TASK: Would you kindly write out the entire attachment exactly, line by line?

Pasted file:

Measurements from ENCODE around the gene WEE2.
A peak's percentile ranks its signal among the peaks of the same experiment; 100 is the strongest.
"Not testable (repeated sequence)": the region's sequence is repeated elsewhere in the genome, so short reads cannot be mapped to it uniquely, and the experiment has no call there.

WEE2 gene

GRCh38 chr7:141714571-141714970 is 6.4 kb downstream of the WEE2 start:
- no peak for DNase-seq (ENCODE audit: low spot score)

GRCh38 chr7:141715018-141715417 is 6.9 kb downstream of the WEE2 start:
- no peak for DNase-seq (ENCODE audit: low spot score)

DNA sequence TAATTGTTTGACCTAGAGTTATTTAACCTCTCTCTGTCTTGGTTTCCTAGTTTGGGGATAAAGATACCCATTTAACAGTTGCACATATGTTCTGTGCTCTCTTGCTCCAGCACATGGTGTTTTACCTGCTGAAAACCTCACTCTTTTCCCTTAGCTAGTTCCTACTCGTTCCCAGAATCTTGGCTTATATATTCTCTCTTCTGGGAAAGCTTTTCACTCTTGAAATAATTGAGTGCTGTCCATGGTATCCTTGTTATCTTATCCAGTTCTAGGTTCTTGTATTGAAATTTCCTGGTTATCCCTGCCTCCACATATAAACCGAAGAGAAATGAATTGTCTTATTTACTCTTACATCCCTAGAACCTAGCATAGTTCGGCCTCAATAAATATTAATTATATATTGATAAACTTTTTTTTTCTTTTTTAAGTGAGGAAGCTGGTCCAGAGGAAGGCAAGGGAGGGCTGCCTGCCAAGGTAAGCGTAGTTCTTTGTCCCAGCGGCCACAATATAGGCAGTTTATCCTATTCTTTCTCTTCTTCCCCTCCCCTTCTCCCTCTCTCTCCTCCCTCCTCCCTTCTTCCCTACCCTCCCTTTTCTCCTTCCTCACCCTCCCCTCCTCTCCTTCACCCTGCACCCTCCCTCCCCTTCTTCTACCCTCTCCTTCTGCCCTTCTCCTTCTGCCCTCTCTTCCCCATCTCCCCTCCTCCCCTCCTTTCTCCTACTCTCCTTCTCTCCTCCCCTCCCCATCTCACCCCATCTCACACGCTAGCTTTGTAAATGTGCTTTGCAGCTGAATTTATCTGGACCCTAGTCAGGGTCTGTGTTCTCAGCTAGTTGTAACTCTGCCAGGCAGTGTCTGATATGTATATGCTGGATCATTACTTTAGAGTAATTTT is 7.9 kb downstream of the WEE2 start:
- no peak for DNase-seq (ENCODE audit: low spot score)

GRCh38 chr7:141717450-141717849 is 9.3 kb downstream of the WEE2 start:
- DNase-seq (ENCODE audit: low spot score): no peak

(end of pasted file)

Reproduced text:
Measurements from ENCODE around the gene WEE2.
A peak's percentile ranks its signal among the peaks of the same experiment; 100 is the strongest.
"Not testable (repeated sequence)": the region's sequence is repeated elsewhere in the genome, so short reads cannot be mapped to it uniquely, and the experiment has no call there.

WEE2 gene

GRCh38 chr7:141714571-141714970 is 6.4 kb downstream of the WEE2 start:
- no peak for DNase-seq (ENCODE audit: low spot score)

GRCh38 chr7:141715018-141715417 is 6.9 kb downstream of the WEE2 start:
- no peak for DNase-seq (ENCODE audit: low spot score)

DNA sequence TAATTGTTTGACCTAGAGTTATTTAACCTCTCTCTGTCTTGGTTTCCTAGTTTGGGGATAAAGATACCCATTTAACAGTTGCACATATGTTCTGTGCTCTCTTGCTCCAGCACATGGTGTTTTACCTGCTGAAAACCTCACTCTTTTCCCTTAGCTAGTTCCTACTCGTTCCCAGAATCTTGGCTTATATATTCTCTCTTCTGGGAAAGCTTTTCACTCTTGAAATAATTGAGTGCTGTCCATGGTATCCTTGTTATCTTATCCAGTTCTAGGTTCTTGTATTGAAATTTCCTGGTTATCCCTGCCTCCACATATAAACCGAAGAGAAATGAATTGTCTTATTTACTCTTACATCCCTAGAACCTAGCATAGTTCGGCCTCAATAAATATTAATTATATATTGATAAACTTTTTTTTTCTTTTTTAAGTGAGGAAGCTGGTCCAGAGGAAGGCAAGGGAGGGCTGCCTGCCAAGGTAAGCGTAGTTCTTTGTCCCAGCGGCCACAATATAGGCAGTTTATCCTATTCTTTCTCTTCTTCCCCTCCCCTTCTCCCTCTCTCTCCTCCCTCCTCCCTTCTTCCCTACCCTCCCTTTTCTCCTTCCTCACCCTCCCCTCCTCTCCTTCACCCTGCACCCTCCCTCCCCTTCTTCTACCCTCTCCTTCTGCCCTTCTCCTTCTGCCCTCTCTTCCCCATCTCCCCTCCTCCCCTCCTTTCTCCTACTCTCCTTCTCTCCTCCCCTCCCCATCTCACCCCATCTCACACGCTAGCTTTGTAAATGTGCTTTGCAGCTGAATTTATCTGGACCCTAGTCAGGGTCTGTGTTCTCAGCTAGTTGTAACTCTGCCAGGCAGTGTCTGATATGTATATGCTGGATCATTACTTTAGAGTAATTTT is 7.9 kb downstream of the WEE2 start:
- no peak for DNase-seq (ENCODE audit: low spot score)

GRCh38 chr7:141717450-141717849 is 9.3 kb downstream of the WEE2 start:
- DNase-seq (ENCODE audit: low spot score): no peak